The Hallway Trilogy OFF-BROADWAY REVIEWS

  • NY TIMES

  • DAILY NEWS

  • TIME OUT

  • AMNY

  • NJ NEWSROOM

Opening Night:
February 24, 2011
Closing:
March 27, 2011

Theater: Rattlestick Theatre / 224 Waverly Place, New York, NY, 10014

Synopsis: 

Adam Rapp's Hallway Trilogy is made up of three full-length plays are set fifty years apart. Part 1, Rose, directed by Rapp, takes place on the evening of November 28th, 1953, the day following the death of Eugene O'Neill and concerns a young actress who has been struggling with severe depression (diagnosed as melancholia in those days) whose arrival in a lower east side tenement affects the lives of several of its residents. Part 2, Paraffin, directed by Daniel Aukin, is set on the first evening of the 2003 New York City blackout and concerns a married couple - a husband addicted to heroin, his pregnant wife, and his brother's unrequited love for his wife. Though it's now 50 years later, the affects of that young actress's visit are still being felt. Part 3, Nursing, directed by Trip Cullman, is set in 2053 in a disease-free New York when the tenement has been transformed into a museum where young men and women in need of cash are injected with old-fashioned diseases for the amusement of the public. On this night the air-tight glass wall fractures.

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  • NEW YORK TIMES REVIEW OF The Hallway Trilogy

    Love Thy Neighbor? Yeah, Right

    Charles Isherwood

    February 24, 2011: Spend a few minutes — or even a few hours — wandering the halls of your average New York apartment building, and you are not likely to see much more eye-popping action than the collecting of newspapers, the wrangling of children into chunky strollers and the delicate dance of polite avoidance that most locals consider all that is required of neighborly intimacy.

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  • NEW YORK DAILY NEWS REVIEW OF The Hallway Trilogy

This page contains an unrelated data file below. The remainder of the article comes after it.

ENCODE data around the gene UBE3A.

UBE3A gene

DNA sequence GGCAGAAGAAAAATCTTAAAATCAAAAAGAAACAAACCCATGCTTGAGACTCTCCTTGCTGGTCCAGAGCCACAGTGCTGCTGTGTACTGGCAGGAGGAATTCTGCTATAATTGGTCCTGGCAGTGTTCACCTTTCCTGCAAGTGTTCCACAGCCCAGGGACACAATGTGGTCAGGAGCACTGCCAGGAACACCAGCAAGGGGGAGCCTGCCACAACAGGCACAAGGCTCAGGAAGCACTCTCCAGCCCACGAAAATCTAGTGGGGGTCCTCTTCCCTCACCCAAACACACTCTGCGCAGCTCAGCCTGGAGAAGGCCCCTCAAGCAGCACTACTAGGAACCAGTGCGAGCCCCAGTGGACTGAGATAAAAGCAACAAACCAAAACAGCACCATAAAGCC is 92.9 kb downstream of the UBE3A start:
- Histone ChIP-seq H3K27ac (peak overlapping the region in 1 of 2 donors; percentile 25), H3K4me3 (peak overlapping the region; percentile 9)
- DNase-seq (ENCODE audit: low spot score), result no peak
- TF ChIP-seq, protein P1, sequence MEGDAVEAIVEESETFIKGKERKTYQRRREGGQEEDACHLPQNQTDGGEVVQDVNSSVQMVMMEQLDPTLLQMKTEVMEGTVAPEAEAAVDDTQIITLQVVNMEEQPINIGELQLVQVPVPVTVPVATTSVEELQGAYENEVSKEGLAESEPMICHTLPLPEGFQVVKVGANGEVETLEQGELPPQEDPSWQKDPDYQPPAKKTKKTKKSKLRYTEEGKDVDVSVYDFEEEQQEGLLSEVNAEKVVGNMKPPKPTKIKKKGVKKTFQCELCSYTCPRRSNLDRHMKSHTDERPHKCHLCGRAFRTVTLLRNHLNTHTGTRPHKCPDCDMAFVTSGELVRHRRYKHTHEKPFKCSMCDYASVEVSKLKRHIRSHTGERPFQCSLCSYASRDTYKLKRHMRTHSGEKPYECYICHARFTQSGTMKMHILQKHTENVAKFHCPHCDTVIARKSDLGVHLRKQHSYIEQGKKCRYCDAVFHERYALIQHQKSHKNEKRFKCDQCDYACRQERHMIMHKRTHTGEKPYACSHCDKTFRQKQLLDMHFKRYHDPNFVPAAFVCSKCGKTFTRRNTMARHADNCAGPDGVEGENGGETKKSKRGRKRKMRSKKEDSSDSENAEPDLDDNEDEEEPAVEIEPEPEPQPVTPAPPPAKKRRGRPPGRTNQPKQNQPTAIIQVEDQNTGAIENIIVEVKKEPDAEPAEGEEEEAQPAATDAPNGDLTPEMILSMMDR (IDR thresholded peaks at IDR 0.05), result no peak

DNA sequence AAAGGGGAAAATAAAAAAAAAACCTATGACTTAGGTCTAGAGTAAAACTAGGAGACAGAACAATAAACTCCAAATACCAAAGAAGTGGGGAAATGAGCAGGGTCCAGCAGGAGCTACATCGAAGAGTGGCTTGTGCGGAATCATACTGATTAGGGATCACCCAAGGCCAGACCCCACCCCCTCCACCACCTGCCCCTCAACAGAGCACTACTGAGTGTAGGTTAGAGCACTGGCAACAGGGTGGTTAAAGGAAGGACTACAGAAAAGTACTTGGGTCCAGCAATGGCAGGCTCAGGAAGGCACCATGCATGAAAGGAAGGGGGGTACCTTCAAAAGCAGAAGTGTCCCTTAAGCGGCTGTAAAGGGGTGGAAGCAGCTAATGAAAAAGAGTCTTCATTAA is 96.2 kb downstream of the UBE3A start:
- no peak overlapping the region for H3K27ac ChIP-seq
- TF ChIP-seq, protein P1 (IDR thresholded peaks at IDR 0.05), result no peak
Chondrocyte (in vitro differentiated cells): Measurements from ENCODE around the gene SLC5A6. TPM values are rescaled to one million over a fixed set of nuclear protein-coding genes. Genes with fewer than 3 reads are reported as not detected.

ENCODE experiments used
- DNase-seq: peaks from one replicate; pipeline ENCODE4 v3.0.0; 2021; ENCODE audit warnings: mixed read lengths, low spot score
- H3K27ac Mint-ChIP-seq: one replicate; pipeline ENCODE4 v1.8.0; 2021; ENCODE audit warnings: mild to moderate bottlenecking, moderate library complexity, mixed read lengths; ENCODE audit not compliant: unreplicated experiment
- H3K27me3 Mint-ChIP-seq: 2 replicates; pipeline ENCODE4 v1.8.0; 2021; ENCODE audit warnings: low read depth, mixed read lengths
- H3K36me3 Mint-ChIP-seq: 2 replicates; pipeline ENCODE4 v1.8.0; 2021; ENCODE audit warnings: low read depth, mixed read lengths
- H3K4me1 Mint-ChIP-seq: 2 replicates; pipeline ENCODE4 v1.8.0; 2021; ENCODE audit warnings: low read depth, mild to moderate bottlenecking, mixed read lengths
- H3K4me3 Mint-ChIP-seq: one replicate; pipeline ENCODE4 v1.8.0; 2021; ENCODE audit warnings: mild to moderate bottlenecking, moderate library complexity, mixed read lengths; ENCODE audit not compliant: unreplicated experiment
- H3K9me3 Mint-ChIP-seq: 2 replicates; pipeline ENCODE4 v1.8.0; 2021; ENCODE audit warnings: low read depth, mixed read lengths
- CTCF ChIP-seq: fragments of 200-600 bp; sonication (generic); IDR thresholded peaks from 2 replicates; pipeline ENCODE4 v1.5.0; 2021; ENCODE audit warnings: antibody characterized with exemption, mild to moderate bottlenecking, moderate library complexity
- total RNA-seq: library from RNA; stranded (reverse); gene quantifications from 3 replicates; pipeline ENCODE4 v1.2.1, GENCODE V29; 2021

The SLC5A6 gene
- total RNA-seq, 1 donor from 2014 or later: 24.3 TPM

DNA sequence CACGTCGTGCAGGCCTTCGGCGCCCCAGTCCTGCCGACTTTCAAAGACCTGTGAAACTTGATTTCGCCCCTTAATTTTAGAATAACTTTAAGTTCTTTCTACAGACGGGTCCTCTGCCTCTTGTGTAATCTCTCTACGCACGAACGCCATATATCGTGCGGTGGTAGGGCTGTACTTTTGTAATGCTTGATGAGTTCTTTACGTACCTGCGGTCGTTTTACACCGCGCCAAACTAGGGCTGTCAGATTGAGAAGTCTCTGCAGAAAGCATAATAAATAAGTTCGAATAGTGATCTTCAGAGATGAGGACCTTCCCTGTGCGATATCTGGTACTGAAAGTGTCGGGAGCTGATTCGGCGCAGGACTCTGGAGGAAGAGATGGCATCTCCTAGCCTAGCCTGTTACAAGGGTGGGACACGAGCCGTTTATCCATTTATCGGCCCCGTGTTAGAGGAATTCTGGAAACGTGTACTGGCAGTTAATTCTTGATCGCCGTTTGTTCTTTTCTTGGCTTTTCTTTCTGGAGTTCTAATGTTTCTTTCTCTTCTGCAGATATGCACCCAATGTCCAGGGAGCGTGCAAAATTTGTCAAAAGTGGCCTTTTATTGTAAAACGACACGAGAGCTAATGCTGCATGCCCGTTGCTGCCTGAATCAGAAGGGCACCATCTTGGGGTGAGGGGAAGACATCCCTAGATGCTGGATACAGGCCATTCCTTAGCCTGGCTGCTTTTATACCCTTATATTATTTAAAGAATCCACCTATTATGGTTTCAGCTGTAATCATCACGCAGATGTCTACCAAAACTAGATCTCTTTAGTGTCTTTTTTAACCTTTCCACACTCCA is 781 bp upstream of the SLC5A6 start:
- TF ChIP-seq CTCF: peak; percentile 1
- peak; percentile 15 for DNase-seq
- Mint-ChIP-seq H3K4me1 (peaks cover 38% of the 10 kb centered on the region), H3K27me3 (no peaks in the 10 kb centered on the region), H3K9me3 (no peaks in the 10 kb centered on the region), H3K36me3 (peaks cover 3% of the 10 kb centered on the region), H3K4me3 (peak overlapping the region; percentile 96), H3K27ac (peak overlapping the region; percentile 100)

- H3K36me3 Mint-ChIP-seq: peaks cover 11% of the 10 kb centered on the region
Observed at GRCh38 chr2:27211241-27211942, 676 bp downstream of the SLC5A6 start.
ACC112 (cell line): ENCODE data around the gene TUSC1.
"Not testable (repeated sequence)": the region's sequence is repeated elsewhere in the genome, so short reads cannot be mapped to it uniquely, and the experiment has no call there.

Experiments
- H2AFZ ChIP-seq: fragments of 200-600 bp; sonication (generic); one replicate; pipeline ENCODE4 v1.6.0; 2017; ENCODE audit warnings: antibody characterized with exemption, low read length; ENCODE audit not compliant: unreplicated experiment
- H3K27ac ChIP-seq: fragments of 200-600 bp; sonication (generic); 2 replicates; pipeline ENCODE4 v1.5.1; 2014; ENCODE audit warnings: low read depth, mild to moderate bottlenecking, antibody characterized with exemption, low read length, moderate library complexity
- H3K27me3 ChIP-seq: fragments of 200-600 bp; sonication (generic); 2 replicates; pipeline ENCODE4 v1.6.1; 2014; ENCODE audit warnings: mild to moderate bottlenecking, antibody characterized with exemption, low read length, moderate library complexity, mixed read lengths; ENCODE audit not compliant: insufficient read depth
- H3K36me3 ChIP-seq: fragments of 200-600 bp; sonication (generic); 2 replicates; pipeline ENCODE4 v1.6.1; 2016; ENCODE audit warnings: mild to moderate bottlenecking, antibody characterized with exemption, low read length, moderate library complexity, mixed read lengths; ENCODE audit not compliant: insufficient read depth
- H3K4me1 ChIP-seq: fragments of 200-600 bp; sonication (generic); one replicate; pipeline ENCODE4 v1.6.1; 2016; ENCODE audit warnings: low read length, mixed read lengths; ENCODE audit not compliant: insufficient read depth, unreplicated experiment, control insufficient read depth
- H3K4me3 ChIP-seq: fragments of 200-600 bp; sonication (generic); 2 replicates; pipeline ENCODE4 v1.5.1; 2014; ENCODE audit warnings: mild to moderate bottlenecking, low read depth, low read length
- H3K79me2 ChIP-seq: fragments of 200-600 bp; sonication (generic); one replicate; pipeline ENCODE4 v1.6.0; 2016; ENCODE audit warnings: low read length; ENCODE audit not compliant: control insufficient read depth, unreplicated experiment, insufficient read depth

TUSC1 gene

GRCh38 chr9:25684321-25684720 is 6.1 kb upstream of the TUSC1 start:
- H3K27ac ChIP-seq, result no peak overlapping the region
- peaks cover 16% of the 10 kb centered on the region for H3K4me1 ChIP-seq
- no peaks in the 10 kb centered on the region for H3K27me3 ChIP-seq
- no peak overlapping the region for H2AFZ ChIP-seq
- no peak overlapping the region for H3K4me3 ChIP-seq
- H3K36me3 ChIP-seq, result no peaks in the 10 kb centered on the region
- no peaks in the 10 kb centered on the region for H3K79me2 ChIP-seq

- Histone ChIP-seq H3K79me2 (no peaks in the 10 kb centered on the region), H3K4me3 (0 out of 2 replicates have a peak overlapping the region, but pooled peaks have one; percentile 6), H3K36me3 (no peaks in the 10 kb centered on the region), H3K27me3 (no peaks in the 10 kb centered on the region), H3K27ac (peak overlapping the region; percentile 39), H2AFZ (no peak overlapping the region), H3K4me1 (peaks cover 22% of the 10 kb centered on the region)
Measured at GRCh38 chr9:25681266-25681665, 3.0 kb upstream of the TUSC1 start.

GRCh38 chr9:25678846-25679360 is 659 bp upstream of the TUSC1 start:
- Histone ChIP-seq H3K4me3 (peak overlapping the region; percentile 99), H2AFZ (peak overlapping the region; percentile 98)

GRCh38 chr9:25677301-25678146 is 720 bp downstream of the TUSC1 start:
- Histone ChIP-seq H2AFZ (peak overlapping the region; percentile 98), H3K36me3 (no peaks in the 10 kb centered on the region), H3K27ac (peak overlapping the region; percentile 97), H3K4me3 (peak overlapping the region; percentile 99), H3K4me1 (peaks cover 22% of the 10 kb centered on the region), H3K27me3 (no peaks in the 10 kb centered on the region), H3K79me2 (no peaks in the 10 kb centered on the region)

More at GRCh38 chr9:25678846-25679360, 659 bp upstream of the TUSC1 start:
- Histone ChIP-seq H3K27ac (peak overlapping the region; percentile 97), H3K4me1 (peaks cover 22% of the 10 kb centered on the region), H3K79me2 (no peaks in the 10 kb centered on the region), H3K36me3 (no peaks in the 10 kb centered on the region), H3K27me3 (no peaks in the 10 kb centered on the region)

Adam Rapp's plays are uneventful but stars are uniformly excellent

    Joe Dziemianowicz

    February 25, 2011: Even theater companies who pride themselves on presenting edgy new plays can fall into predictable grooves. So you've got to hand it to the Rattlestick for shaking itself up for Adam Rapp's ambitious and sometimes outrageous work, "The Hallway Trilogy," whose three self-contained stories unfold in a lower East Side tenement 50 years apart.

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  • TIME OUT NEW YORK REVIEW OF The Hallway Trilogy

    Adam Rapp focuses on an LES hallway for a century of drama

    David Cote

    February 25, 2011: As you walk along the passage that is Adam Rapp’s nearly five-hour triptych devoted to an architectural commonplace, you notice a disturbing design: Progressively, the paint peels and flakes; the plaster cracks, revealing listing joists and termite-nibbled shims; trash gradually piles up, raising a fetid stench and getting underfoot; finally, your journey stops at a lightless dead end. In other words, Rapp’s trilogy begins strong but eventually breaks down and leads nowhere. Conceivably, Rapp would approve of the metaphor; the Hallway Trilogy—which stays in place while a century passes—might just be about our voyage to death.

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  • AM NEW YORK REVIEW OF The Hallway Trilogy

    'The Hallway Trilogy,' 2 stars

    Matt Windman

    February 28, 2011: “The Hallway Trilogy” is certainly playwright-director Adam Rapp’s largest project to date. But when viewed as a whole, it comes across as a puzzling, pointless and oversized experiment.

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  • NEW JERSEY NEWSROOM REVIEW OF The Hallway Trilogy

    ‘Hallway Trilogy’ leads to disappointing places

    Michael Sommers

    February 23, 2011: Admirable acting and keen design work — and even some good writing — unfortunately cannot deny a dawning recognition that Adam Rapp’s new three-play collection, “The Hallway Trilogy,” is a dramatic case of patchy and gradually diminishing returns.

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